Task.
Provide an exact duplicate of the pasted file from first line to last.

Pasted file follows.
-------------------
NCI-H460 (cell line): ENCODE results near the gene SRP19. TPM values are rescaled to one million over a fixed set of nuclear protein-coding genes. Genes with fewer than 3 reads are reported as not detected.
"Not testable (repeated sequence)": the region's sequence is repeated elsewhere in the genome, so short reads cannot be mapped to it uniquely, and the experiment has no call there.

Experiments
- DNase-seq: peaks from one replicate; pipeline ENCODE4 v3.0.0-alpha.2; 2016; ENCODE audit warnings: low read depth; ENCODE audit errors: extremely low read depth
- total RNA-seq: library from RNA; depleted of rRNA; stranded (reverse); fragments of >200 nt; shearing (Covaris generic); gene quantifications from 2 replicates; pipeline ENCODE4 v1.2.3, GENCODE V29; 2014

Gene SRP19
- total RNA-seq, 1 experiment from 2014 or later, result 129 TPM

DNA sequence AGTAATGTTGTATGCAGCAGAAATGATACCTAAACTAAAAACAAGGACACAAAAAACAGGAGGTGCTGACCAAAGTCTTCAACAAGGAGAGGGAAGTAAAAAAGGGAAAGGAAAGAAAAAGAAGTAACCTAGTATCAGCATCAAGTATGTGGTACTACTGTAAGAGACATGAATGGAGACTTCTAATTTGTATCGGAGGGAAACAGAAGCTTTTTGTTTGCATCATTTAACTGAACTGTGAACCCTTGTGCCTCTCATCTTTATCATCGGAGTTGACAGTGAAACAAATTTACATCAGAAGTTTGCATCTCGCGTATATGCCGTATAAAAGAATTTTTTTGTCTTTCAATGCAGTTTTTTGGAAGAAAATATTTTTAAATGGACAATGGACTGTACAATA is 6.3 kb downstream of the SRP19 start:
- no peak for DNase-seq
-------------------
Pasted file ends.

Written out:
NCI-H460 (cell line): ENCODE results near the gene SRP19. TPM values are rescaled to one million over a fixed set of nuclear protein-coding genes. Genes with fewer than 3 reads are reported as not detected.
"Not testable (repeated sequence)": the region's sequence is repeated elsewhere in the genome, so short reads cannot be mapped to it uniquely, and the experiment has no call there.

Experiments
- DNase-seq: peaks from one replicate; pipeline ENCODE4 v3.0.0-alpha.2; 2016; ENCODE audit warnings: low read depth; ENCODE audit errors: extremely low read depth
- total RNA-seq: library from RNA; depleted of rRNA; stranded (reverse); fragments of >200 nt; shearing (Covaris generic); gene quantifications from 2 replicates; pipeline ENCODE4 v1.2.3, GENCODE V29; 2014

Gene SRP19
- total RNA-seq, 1 experiment from 2014 or later, result 129 TPM

DNA sequence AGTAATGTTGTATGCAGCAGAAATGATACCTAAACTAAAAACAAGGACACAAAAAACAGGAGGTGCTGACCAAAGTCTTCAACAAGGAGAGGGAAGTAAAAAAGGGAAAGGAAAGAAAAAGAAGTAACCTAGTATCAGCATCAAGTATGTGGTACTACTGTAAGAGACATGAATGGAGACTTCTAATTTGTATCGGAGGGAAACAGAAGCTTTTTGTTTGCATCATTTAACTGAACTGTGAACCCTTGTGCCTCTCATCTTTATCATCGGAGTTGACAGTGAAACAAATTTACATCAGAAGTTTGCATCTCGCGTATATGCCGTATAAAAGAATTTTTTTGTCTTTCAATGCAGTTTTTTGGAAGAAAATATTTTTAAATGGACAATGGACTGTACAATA is 6.3 kb downstream of the SRP19 start:
- no peak for DNase-seq